How Do You Deal With The Big Bad Boss?

I have heard many stories through the grapevine of managers who make employees nervous by always looking over their shoulder, managers who do not make any effort to listen or empathise with employees over workplace issues or concerns, to managers who will even claim credit for their employees’ accomplishments!

But how do you deal with a bad boss and can you spot a bad boss at interview?

If you have ever taken the Myers Briggs Type Indicator you would understand that there are many different personality types in the workplace, and of course no one is expected to be ‘best friends’ with their boss. However, if effective communication does not take place between both parties, or at least a mutual understanding of one another, then the workplace can turn into a sour, unhealthy environment to work in.

So what constitutes a ‘Bad Boss’? For those of you out there looking for work, these tips from can help you spot a bad boss in the interview process, that way you can decide if this is the right choice for your career before taking the plunge:

  1. Pronoun usage. If your interviewer uses the term “you” in communicating negative information ( such as, “you will deal with a lot of ambiguity”), don’t expect the boss to be a mentor.  If the boss chooses the word “I” to describe the department’s success—that’s a red flag.  If the interviewer says “we” in regards to a particular challenge the team or company faced, it may indicate that he or she deflects responsibility and places blame.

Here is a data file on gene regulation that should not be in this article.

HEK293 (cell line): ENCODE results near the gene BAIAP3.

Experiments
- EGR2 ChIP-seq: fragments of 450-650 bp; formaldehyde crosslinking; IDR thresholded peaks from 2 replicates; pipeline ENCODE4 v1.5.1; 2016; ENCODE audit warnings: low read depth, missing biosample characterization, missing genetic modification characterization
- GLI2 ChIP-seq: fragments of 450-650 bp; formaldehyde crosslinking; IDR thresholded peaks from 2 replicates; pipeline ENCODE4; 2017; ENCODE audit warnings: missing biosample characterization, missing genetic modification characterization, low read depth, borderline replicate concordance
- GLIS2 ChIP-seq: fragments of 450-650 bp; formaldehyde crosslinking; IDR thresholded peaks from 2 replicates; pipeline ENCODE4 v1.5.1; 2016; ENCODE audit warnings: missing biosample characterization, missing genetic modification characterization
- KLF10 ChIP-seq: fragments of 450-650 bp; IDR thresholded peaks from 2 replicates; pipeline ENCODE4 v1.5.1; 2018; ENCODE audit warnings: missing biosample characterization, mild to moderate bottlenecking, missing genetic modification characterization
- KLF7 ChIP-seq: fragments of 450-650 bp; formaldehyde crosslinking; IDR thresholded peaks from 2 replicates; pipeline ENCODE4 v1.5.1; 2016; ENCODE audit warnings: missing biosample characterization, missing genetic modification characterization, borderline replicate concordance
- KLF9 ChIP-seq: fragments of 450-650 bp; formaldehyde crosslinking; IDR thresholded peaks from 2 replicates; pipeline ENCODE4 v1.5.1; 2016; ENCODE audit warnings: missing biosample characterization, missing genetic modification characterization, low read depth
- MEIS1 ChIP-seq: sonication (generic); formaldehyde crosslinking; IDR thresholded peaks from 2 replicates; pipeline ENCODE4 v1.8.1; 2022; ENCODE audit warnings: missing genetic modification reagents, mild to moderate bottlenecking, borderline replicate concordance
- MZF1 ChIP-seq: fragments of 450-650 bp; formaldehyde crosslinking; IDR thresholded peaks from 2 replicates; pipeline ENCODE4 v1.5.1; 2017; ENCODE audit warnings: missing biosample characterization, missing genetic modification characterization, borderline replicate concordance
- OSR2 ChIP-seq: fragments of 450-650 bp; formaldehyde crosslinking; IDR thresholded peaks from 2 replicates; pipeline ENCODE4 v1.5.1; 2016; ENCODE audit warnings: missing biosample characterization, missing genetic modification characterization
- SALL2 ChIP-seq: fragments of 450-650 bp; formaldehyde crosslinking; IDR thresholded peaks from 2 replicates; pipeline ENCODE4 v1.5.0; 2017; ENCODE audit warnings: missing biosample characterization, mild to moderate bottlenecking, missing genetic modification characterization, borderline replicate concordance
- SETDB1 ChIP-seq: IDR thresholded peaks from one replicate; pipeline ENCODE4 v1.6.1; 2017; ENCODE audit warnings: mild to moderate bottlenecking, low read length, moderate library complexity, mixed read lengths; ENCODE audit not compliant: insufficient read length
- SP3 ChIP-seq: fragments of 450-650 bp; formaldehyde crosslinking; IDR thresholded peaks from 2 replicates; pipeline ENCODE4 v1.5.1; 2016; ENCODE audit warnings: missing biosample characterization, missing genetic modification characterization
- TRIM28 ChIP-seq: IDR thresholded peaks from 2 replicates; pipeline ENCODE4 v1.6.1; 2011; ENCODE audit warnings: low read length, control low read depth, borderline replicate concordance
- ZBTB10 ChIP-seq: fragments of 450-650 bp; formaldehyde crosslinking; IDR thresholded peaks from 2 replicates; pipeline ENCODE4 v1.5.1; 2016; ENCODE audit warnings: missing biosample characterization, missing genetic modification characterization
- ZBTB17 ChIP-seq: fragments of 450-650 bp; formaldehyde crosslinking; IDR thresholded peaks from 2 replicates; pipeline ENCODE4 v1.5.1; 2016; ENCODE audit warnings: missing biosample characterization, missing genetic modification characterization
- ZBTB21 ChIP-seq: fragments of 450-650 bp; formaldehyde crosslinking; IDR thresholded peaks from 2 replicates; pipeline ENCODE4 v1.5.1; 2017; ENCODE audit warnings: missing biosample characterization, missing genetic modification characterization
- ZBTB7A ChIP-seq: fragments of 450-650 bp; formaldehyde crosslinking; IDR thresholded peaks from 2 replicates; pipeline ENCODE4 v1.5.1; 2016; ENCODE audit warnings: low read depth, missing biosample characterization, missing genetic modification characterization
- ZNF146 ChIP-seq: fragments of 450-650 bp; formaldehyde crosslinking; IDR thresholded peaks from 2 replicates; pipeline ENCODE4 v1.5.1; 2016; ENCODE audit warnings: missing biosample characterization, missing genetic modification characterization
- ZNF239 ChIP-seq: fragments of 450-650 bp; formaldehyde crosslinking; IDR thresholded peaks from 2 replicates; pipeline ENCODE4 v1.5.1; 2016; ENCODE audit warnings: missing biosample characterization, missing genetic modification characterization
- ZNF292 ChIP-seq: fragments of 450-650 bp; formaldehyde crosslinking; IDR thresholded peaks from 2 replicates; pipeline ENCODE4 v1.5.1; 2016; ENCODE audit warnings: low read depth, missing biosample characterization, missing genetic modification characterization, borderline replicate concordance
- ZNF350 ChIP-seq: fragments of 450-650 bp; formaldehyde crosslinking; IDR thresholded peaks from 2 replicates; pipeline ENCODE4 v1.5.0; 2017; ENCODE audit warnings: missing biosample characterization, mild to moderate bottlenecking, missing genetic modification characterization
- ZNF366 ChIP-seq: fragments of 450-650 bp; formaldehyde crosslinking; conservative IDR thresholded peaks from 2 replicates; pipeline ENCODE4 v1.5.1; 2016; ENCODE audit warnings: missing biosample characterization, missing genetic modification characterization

2. Concern with your hobbies. There is a fine line between genuine relationship building, and fishing for information, so use your discretion on this one. If you have an overall good impression of the potential boss it may be that he or she is truly interested in the fact that you are heavily involved in charity work, and is simply getting to know you. On the other hand, the interviewer may be trying to determine whether you have too many commitments outside of work.
  3. They’re distracted. If your interviewer is glancing at emails while you’re speaking, taking phone calls, or late to the interview, don’t expect a boss who will make time for you.